Not so long ago, the fate of democracy in Central America was a prominent and deeply controversial issue in U.S. politics. Throughout the 1980s, Republicans and Democrats clashed bitterly over how to address the civil wars raging in Nicaragua, El Salvador, and Guatemala. In 1983, President Reagan felt compelled to establish a high-profile bipartisan commission on Central America, chaired by Henry Kissinger. The struggle for peace and democratic rule in the region ultimately had a happy ending—at least temporarily. In December 1989, U.S. military forces toppled drug-running Panamanian dictator Manuel Noriega. A few months later, Nicaraguans went to the polls and voted out the autocratic Sandinistas. Two years after that, Salvadoran officials signed historic peace accords with the FMLN guerrillas. And in December 1996, a close ally of the FMLN, the Guatemalan rebel group URNG, signed peace agreements with the Arzú government, thereby ending a 36-year civil war.
Over the past two decades, Central American democracy has managed to survive. However, each of the region’s four most-populous countries—Guatemala, Honduras, El Salvador, and Nicaragua—is now facing a huge crisis. The main problem in the three Northern Triangle nations is rampant violent crime committed by street gangs and drug-trafficking organizations, including the brutal Mexican cartel known as Los Zetas. In a recent study, former Washington Post reporter Douglas Farah demonstrated that the Guatemalan, Honduran, and Salvadoran governments “have moved beyond being weak, somewhat corrupt, and unresponsive to almost non-functional in much of their national territories.” Nicaragua, by contrast, boasts a relatively low crime rate, despite being the second-poorest country in the Western Hemisphere. (As a 2012 CSIS paper noted, two explanations for the relative lack of crime are Nicaragua’s intelligent policing strategies and the nature of Nicaraguan migration during the 1980s civil war.) Yet Nicaraguan democracy is now being trampled by the same Sandinista radical who once built a Cuban-style police state.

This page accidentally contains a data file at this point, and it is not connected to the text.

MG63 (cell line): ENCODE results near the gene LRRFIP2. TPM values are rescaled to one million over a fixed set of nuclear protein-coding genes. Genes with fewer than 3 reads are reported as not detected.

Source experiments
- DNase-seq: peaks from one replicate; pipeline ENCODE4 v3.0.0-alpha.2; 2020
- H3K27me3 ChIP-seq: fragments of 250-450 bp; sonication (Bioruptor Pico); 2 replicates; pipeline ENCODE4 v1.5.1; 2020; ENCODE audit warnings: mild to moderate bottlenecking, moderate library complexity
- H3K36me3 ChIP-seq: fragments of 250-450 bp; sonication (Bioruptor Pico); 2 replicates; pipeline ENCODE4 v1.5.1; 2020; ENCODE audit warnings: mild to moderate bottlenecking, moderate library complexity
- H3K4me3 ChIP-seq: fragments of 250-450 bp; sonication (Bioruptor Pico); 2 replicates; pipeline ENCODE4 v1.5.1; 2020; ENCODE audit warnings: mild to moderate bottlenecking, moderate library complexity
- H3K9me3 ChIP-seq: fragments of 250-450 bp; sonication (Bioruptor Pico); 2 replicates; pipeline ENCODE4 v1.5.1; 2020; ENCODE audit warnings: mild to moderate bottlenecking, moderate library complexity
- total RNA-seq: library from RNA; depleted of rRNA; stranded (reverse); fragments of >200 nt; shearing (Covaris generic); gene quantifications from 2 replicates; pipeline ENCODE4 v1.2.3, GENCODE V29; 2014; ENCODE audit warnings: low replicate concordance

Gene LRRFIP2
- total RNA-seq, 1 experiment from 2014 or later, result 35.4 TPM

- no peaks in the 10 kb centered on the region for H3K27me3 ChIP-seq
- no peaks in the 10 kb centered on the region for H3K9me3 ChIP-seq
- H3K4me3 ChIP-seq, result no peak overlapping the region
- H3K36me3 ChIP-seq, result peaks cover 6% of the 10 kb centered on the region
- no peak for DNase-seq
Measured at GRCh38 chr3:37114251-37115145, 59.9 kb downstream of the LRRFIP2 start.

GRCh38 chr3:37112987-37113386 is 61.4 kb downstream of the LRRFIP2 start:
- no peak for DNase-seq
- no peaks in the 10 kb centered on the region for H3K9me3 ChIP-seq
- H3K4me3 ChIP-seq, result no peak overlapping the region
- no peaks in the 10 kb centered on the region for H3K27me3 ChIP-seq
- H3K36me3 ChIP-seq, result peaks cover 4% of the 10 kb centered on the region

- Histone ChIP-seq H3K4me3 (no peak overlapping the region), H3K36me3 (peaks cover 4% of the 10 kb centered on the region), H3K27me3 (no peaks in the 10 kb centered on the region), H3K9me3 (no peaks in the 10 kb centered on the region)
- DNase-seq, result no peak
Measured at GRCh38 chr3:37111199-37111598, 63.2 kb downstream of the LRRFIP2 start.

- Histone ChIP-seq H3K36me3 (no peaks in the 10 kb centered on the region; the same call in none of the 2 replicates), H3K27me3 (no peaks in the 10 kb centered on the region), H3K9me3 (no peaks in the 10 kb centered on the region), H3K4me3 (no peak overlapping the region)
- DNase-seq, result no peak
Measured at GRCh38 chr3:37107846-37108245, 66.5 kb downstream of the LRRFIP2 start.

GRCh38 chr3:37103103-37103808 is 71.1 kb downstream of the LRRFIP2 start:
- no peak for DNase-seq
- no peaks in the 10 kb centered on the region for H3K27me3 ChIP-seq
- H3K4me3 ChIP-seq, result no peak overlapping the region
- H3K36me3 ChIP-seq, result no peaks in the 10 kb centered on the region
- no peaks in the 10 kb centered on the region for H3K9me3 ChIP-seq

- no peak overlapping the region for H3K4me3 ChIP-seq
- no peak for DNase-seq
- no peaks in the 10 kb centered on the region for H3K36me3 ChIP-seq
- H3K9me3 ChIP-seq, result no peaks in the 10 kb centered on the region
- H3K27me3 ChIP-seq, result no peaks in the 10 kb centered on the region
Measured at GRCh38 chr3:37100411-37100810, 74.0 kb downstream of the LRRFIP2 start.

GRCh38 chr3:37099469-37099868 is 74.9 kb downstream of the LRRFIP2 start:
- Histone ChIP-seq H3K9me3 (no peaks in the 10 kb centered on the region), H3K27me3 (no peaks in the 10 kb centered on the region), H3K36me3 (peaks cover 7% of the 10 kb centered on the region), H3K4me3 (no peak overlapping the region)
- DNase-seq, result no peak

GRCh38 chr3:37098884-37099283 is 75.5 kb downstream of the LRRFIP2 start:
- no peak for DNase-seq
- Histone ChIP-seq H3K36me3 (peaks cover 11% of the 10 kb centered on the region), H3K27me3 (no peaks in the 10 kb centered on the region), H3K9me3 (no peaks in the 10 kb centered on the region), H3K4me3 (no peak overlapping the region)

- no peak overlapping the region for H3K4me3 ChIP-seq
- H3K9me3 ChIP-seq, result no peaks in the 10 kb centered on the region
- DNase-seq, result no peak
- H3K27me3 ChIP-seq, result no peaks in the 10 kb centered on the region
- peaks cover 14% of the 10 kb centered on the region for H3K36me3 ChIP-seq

Daniel Ortega’s first stint as Nicaraguan leader began with the anti-Somoza revolution of 1979 and ended with the free, internationally monitored presidential election of 1990, in which Ortega was soundly defeated by opposition candidate Violeta Chamorro. After spending several years in the wilderness, he teamed up with then-President Arnoldo Alemán to strike a corrupt bargain (Nicaraguans call it “El Pacto”) that has poisoned Nicaraguan politics ever since. One purpose of the 1999 Ortega-Alemán deal was to protect both men from criminal allegations: Ortega had been accused of molesting his stepdaughter, and President Alemán had been accused of serious corruption. (More on that in a minute.) Another purpose was to boost the power and influence of Ortega’s Sandinistas and Alemán’s conservative Liberal Constitutional Party (PLC).
The most significant constitutional result of the Ortega-Alemán pact was a reduction in the minimum vote share needed to win a presidential election, from 40 percent to 35 percent. Thus, in Nicaragua’s 2006 election, Ortega was able to secure the presidency despite garnering only 38 percent support. Nicaraguan Liberal Alliance candidate Eduardo Montealegre received 29 percent of the vote, and PLC candidate José Rizo received close to 27 percent. In other words, a majority of Nicaraguans voted for one of the two center-right candidates, yet Ortega still carried enough votes to become president. He was inaugurated in January 2007.
At the time, many people expressed concerns about his commitment to democracy. These concerns intensified when Ortega began undermining the independence of public institutions such as the supreme court and the national electoral council. In November 2008, the Sandinistas flagrantly stole municipal elections, including the Managua mayoral election, prompting the United States and European countries to suspend economic aid.